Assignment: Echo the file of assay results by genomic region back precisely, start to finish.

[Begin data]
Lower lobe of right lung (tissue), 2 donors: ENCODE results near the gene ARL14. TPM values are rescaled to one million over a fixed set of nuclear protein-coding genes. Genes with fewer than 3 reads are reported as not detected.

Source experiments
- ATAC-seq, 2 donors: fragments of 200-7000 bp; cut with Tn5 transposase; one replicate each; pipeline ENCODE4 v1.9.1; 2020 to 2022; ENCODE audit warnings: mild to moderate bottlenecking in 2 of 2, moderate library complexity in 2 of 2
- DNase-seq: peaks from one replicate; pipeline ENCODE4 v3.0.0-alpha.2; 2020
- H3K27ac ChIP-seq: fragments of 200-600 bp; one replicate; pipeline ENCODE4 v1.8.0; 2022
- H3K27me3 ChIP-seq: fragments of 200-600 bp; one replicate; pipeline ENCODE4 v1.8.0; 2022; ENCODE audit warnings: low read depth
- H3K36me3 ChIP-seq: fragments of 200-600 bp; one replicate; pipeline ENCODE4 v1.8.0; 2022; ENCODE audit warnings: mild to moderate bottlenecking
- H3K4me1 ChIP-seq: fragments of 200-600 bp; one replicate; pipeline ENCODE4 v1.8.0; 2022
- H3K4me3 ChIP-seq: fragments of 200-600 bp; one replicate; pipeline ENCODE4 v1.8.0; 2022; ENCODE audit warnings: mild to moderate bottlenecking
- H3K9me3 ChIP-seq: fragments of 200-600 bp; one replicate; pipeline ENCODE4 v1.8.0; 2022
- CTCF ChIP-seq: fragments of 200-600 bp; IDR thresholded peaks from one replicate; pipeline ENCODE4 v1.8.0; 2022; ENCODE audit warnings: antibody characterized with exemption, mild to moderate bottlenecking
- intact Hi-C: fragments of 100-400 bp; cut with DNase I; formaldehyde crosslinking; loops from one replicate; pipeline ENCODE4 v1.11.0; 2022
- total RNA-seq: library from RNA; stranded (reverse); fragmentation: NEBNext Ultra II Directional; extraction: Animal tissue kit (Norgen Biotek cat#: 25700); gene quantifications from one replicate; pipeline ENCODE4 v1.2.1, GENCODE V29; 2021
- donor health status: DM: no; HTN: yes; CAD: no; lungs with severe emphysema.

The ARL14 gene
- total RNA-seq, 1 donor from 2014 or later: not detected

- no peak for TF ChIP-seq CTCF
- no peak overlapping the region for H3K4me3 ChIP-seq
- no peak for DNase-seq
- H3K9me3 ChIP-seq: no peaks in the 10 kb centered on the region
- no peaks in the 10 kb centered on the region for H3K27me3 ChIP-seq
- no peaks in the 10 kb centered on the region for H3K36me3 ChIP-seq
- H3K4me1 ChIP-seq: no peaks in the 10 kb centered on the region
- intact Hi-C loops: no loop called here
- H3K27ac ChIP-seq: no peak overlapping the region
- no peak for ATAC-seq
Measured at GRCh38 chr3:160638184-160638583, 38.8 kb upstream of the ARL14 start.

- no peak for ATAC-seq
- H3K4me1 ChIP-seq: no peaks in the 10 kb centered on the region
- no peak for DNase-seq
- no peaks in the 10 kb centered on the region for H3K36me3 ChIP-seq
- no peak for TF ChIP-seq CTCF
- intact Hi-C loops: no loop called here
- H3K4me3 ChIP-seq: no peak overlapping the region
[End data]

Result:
Lower lobe of right lung (tissue), 2 donors: ENCODE results near the gene ARL14. TPM values are rescaled to one million over a fixed set of nuclear protein-coding genes. Genes with fewer than 3 reads are reported as not detected.

Source experiments
- ATAC-seq, 2 donors: fragments of 200-7000 bp; cut with Tn5 transposase; one replicate each; pipeline ENCODE4 v1.9.1; 2020 to 2022; ENCODE audit warnings: mild to moderate bottlenecking in 2 of 2, moderate library complexity in 2 of 2
- DNase-seq: peaks from one replicate; pipeline ENCODE4 v3.0.0-alpha.2; 2020
- H3K27ac ChIP-seq: fragments of 200-600 bp; one replicate; pipeline ENCODE4 v1.8.0; 2022
- H3K27me3 ChIP-seq: fragments of 200-600 bp; one replicate; pipeline ENCODE4 v1.8.0; 2022; ENCODE audit warnings: low read depth
- H3K36me3 ChIP-seq: fragments of 200-600 bp; one replicate; pipeline ENCODE4 v1.8.0; 2022; ENCODE audit warnings: mild to moderate bottlenecking
- H3K4me1 ChIP-seq: fragments of 200-600 bp; one replicate; pipeline ENCODE4 v1.8.0; 2022
- H3K4me3 ChIP-seq: fragments of 200-600 bp; one replicate; pipeline ENCODE4 v1.8.0; 2022; ENCODE audit warnings: mild to moderate bottlenecking
- H3K9me3 ChIP-seq: fragments of 200-600 bp; one replicate; pipeline ENCODE4 v1.8.0; 2022
- CTCF ChIP-seq: fragments of 200-600 bp; IDR thresholded peaks from one replicate; pipeline ENCODE4 v1.8.0; 2022; ENCODE audit warnings: antibody characterized with exemption, mild to moderate bottlenecking
- intact Hi-C: fragments of 100-400 bp; cut with DNase I; formaldehyde crosslinking; loops from one replicate; pipeline ENCODE4 v1.11.0; 2022
- total RNA-seq: library from RNA; stranded (reverse); fragmentation: NEBNext Ultra II Directional; extraction: Animal tissue kit (Norgen Biotek cat#: 25700); gene quantifications from one replicate; pipeline ENCODE4 v1.2.1, GENCODE V29; 2021
- donor health status: DM: no; HTN: yes; CAD: no; lungs with severe emphysema.

The ARL14 gene
- total RNA-seq, 1 donor from 2014 or later: not detected

- no peak for TF ChIP-seq CTCF
- no peak overlapping the region for H3K4me3 ChIP-seq
- no peak for DNase-seq
- H3K9me3 ChIP-seq: no peaks in the 10 kb centered on the region
- no peaks in the 10 kb centered on the region for H3K27me3 ChIP-seq
- no peaks in the 10 kb centered on the region for H3K36me3 ChIP-seq
- H3K4me1 ChIP-seq: no peaks in the 10 kb centered on the region
- intact Hi-C loops: no loop called here
- H3K27ac ChIP-seq: no peak overlapping the region
- no peak for ATAC-seq
Measured at GRCh38 chr3:160638184-160638583, 38.8 kb upstream of the ARL14 start.

- no peak for ATAC-seq
- H3K4me1 ChIP-seq: no peaks in the 10 kb centered on the region
- no peak for DNase-seq
- no peaks in the 10 kb centered on the region for H3K36me3 ChIP-seq
- no peak for TF ChIP-seq CTCF
- intact Hi-C loops: no loop called here
- H3K4me3 ChIP-seq: no peak overlapping the region